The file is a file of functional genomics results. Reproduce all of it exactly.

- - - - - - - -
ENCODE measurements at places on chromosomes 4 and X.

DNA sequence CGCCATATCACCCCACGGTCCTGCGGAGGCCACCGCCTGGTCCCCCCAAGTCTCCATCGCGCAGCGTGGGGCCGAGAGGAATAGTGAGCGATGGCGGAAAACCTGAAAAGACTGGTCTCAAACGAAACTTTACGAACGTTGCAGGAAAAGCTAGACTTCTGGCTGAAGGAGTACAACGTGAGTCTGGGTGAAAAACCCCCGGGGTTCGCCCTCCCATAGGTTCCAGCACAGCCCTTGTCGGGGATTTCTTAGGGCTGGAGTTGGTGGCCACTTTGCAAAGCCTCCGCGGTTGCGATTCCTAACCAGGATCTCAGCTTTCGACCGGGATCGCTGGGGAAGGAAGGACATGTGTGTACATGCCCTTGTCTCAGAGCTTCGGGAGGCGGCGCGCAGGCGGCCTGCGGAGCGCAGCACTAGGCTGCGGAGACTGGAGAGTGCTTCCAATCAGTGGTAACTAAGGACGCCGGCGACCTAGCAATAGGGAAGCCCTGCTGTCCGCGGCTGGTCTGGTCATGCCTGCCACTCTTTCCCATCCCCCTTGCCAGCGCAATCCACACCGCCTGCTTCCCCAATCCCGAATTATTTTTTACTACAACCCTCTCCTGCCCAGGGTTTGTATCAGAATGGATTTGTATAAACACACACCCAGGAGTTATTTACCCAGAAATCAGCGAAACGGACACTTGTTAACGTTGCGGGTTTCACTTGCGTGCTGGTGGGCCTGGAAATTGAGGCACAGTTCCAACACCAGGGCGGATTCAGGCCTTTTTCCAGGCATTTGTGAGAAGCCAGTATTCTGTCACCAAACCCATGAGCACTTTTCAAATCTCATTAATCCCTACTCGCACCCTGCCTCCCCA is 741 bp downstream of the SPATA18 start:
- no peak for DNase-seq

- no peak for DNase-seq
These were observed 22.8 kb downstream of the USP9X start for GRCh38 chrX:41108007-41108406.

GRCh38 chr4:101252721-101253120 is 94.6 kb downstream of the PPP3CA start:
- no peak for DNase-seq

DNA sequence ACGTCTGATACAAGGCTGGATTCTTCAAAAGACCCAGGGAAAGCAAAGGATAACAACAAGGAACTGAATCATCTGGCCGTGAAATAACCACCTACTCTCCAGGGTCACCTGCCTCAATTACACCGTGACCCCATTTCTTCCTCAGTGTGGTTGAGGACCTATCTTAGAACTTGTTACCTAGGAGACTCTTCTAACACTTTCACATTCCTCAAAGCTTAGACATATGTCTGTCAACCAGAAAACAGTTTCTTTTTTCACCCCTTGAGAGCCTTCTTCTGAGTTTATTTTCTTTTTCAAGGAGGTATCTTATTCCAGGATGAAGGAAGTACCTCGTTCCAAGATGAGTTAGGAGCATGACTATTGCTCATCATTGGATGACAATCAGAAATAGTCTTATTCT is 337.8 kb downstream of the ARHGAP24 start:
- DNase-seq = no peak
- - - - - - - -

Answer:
ENCODE measurements at places on chromosomes 4 and X.

DNA sequence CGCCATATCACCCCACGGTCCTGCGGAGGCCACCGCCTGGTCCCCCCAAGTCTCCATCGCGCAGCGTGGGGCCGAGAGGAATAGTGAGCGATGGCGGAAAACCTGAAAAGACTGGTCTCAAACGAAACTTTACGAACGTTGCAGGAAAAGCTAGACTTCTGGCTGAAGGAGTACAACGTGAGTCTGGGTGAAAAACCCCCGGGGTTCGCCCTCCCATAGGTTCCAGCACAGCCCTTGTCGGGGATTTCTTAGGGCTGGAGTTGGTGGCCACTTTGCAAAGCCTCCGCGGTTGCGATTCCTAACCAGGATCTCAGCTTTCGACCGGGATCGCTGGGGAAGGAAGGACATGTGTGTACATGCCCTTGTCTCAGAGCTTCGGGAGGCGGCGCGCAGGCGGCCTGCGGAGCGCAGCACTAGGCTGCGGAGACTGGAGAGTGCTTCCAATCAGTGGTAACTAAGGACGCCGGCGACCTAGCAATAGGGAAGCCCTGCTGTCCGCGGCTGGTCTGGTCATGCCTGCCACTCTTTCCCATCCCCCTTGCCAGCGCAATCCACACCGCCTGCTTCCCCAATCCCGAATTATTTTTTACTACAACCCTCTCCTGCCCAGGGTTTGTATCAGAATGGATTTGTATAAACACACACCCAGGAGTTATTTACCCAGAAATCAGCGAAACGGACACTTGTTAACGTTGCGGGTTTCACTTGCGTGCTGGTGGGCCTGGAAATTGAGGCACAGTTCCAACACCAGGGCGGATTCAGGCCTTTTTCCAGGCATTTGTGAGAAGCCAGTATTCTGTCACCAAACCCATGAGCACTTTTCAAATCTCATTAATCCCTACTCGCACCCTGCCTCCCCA is 741 bp downstream of the SPATA18 start:
- no peak for DNase-seq

- no peak for DNase-seq
These were observed 22.8 kb downstream of the USP9X start for GRCh38 chrX:41108007-41108406.

GRCh38 chr4:101252721-101253120 is 94.6 kb downstream of the PPP3CA start:
- no peak for DNase-seq

DNA sequence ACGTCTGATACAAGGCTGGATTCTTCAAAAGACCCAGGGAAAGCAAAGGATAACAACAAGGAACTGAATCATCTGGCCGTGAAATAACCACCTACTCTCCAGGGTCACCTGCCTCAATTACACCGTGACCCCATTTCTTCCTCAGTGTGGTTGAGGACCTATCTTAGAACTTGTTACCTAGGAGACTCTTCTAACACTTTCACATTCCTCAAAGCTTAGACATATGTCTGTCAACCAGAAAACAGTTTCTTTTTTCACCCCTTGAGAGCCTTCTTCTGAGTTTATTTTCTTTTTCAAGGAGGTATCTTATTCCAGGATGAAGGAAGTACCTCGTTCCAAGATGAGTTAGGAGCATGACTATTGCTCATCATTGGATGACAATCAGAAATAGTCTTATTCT is 337.8 kb downstream of the ARHGAP24 start:
- DNase-seq = no peak